Getting enough vitamin B6 each day from supplements or foods such as fortified cereals can cut a man’s risk of developing colorectal cancer, according to a study in the April issue of Cancer Epidemiology Biomarkers & Prevention.
Vitamin B6 is a crucial ingredient in DNA production. Low levels of this vitamin have been linked to the DNA changes that can lead to colorectal cancer, as well as other types of cancer. Vitamin B6 deficiency is also associated with inflammatory markers that are related to cancer development.
Previous research has indicated that vitamin B6 may lower colorectal cancer risk, but it hasn’t been clear whether this risk reduction is influenced by other B vitamins, inflammatory processes, or other factors, according to Jung Lee, ScD, Research Fellow at Channing Laboratory and the Department of Medicine at Brigham and Women’s Hospital and Harvard Medical School.
To add to the existing evidence on vitamin B6 and colorectal cancer risk, and to determine whether that potential risk reduction is mediated by other B vitamins and inflammation, Dr. Lee’s team of researchers looked at data from the Physicians’ Health Study, a prospective study of more than 22,000 male doctors. Of participants who provided blood for the study, 197 men with colorectal cancer patients and 371 matched cancer-free controls were evaluated in the current study.
The researchers measured levels of pyridoxal 5’-phosphate (PLP), the active form of vitamin B6, in the participants’ blood. They also measured blood levels of folate (a B vitamin) and vitamin B12, as well as markers of inflammation, and they controlled for known colorectal cancer risk factors such as body mass index (BMI), exercise, and consumption of red meat and alcohol.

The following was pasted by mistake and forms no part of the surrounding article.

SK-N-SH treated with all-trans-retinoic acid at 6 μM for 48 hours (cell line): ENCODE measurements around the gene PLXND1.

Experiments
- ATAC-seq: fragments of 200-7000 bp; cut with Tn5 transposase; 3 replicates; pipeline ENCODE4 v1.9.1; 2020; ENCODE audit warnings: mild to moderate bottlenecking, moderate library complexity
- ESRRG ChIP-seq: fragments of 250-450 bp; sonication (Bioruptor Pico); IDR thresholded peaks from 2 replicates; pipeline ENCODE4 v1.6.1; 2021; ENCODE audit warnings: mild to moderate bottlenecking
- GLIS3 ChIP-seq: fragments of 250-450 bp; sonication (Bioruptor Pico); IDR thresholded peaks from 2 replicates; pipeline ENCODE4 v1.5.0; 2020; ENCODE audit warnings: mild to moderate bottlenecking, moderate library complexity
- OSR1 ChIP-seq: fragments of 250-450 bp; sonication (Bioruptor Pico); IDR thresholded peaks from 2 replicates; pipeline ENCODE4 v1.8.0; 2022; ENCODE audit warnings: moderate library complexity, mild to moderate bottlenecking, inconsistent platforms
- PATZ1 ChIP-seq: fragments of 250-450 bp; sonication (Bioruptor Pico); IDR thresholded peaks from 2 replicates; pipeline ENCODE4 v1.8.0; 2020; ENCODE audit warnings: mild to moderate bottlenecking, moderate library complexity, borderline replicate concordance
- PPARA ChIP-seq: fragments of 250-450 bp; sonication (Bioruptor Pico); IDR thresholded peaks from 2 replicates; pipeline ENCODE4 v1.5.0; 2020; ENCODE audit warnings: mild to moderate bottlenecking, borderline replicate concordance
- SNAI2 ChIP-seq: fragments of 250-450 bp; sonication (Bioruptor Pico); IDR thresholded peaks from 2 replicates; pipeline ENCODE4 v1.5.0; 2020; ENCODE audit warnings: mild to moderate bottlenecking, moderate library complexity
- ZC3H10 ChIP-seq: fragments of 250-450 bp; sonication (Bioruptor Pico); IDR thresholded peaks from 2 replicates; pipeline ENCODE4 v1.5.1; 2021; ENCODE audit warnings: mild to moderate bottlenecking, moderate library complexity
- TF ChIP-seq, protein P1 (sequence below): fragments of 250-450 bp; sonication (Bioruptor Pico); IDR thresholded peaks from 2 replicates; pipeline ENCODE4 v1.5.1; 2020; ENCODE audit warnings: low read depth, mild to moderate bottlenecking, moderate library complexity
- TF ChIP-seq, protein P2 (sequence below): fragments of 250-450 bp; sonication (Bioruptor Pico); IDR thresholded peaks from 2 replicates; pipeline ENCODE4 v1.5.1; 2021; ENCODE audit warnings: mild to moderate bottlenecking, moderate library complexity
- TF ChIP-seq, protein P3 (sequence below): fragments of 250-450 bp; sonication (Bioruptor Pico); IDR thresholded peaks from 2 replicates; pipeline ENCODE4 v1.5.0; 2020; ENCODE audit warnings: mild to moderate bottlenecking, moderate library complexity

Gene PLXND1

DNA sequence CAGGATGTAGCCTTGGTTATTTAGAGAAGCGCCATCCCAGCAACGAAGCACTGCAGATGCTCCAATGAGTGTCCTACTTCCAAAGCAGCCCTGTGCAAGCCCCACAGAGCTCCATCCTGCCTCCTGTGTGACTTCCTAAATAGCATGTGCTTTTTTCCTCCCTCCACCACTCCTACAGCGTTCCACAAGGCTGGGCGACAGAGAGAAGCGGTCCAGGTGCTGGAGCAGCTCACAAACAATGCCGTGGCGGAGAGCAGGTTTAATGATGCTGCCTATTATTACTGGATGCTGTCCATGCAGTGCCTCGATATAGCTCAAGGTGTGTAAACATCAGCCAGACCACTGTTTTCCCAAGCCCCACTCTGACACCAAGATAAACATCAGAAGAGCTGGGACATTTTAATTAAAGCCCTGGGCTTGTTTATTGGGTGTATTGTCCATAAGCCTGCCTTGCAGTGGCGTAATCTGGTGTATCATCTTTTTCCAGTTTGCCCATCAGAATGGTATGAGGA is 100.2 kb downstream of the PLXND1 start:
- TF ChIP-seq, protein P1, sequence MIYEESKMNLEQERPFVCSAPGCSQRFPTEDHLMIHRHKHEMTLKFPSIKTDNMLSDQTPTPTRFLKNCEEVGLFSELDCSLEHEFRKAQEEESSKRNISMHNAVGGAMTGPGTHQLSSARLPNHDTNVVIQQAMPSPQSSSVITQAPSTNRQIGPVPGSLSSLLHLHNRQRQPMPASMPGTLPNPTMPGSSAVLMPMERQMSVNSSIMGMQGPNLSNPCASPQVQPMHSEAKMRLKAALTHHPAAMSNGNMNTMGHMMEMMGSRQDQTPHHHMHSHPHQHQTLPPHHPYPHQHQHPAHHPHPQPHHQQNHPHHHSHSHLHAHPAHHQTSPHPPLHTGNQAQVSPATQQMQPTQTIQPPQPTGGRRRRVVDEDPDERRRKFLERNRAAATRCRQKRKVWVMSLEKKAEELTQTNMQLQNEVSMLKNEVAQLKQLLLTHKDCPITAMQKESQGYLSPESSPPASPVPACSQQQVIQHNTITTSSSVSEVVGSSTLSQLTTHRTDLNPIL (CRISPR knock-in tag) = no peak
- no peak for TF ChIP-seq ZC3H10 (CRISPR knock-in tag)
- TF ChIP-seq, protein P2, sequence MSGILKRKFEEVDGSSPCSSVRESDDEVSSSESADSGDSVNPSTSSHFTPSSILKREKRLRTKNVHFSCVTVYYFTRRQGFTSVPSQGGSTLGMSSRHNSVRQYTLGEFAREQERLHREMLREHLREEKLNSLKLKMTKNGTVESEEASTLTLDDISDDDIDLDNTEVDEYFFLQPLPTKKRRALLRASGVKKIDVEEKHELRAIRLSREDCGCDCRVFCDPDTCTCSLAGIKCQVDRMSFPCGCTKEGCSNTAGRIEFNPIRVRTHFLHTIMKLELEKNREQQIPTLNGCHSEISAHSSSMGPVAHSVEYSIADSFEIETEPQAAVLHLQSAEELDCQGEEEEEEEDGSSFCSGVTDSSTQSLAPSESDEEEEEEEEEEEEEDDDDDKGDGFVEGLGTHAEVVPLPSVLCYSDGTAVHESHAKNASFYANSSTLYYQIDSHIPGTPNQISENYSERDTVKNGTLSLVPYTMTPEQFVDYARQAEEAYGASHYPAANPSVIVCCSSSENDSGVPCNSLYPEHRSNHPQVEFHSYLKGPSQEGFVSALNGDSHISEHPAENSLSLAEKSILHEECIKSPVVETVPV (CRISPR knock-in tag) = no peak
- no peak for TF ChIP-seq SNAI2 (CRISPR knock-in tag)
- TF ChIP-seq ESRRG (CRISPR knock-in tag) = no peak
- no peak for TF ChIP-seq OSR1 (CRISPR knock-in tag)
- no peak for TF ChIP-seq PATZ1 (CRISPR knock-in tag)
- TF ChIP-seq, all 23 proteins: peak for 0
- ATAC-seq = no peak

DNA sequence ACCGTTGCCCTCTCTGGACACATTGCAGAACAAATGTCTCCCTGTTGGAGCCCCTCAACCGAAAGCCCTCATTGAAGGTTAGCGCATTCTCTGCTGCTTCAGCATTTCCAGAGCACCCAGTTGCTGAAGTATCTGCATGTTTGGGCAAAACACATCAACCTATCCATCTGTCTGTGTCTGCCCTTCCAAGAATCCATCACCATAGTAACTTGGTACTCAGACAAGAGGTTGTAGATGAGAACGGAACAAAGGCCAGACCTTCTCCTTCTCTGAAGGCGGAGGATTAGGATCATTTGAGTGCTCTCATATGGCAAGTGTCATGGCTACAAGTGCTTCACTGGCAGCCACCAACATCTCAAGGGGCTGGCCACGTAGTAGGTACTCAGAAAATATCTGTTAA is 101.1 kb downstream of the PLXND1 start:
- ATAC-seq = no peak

Men with high PLP levels had a 53 percent lower risk of colorectal cancer than those with low PLP levels. The effect of plasma PLP on colorectal cancer was independent of other B vitamins related to DNA modification or production, or inflammation, which indicates that vitamin B may reduce colorectal cancer risk by another mechanism, for example by blocking the spread of cancer cells, reducing the oxidative stress that can cause cells to turn cancerous, or inhibiting the formation of blood vessels that feed cancerous tumors (angiogenesis), according to Dr. Lee.
This and earlier studies seem to agree that vitamin B6 can help prevent colorectal cancer, yet according to the U.S. National Health and Nutrition Examination (NHANES) study, a large number of Americans have low blood levels of vitamin B6, even if they are getting the recommended amount every day in their diet (1.3 mg for adults under age 50, and up to 1.7 mg for those aged 51 and over).
“It is clear that PLP levels are modified by vitamin B6 intake,” Dr. Lee says. “Thus, consuming more food sources of vitamin B6 can be recommended.” Getting extra vitamin B6 may be especially important for smokers, the elderly, and current and former oral contraceptive users, because the NHANES study found these groups to have lower-than-normal levels of the vitamin.
If you are interested in taking vitamin supplements above the recommended daily allowances speak to your licensed healthcare practitioner.
Lee JE, Li H, Giovannucci E, Lee I, Selhub J, Stampfer M, Ma J. Prospective study of plasma vitamin B6 and risk of colorectal cancer in men. Cancer Epidemiol Biomarkers Prev. 2009;18(4).